Since graduating from the New York Conservatory for Dramatic Arts in 2009, Ser’Darius Blain hasn’t stopped working. This year we’ll see him play the lead role in three feature films: “Camp X-Ray,” starring Kristen Stewart, which premiered at this year’s Sundance Film Festival; “Maybe Someday,” which will be released later this year; and Sony Pictures’ “When The Game Stands Tall,” which hit theaters Aug. 22.
On his experience working on “When The Game Stands Tall.”
“I had the chance to show different sides of myself, more vulnerable sides of myself. Playing Cam Colvin was really tough because there was so much loss that occurred in his life; losing both his parents, losing his best friend—all at a very young age. Keeping up with that emotional journey was a bit of a challenge.”
On preparing for a role or an audition.
“For me, the audition process always starts with a few questions: Who am I? What am I trying to get across? Why am I trying to get that across? Where am I emotionally? It’s a lot to do with my foundation, and I go from there.”
On private coaching for actors.
“I’ve been coaching for a couple of years now. There are a lot of fantastic actors out there but when it comes to the technical side of camera work, they’re clueless. You won’t get the opportunity you’ve been looking for unless you know the technical side.”
On breaking into the business.
“You need to ask yourself, what is your business material as an actor? You have to have business cards, a website if you can, a reel most definitely. Just be completely prepared. Even if you’re doing theater, you can take classes that teach you how to hone your craft and sharpen your skills. Most actors don’t like to deal with the business side of things, but it is a necessary evil.”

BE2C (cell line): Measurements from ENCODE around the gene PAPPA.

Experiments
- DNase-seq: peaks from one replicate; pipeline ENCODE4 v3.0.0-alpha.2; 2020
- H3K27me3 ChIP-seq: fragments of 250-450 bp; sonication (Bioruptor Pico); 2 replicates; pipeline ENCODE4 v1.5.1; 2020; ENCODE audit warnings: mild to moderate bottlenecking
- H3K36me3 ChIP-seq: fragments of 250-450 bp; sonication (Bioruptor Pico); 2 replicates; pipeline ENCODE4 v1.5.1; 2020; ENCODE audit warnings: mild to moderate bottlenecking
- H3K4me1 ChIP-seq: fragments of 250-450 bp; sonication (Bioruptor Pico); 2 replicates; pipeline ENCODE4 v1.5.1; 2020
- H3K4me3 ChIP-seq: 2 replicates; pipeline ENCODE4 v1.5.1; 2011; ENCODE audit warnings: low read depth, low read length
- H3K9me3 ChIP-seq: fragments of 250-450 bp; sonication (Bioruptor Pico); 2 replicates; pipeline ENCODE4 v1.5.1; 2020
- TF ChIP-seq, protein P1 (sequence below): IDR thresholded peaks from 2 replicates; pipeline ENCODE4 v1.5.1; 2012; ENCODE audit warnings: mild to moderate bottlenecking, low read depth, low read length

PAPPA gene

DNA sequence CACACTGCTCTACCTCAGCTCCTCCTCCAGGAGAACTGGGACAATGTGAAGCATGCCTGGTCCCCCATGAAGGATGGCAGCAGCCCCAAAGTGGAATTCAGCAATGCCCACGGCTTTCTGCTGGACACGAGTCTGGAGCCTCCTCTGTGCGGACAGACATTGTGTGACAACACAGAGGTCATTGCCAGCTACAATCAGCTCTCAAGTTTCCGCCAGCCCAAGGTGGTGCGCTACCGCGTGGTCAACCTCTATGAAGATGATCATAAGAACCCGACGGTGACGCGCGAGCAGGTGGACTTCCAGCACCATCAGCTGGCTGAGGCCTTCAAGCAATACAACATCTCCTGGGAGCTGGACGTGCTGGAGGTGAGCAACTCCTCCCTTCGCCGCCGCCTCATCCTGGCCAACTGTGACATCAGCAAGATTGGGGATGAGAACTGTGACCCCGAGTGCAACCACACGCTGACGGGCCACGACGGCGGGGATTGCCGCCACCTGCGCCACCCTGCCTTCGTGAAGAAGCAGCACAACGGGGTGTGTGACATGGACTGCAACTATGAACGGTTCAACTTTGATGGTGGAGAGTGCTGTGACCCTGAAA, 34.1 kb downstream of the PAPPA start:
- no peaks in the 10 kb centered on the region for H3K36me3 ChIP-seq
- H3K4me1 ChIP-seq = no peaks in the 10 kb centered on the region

On what questions to ask a potential agent.
“When it comes to representation and agent meetings, a lot of times actors go into the meeting with the idea that they need the agent to pick them—but it’s a partnership. One question I generally ask is, ‘How long have you been doing this?’ Experience is important. I also ask, ‘Do you like what you do?’ Someone who likes what they do is going to work a lot harder for you. And the most important question: ‘How do you see me?’ Because if that person’s vision for you doesn’t match your own, then there is no relationship to be had.”
On how to maintain a level head in this business.
“This starts with a strong foundation. I was very lucky to have a father who took me to church. I was raised with moral principles that would not be shaken in hard times. And mentorship is huge—it’s really important to be around people who have been where you’ve been, people you look up to and who will keep you strong.”
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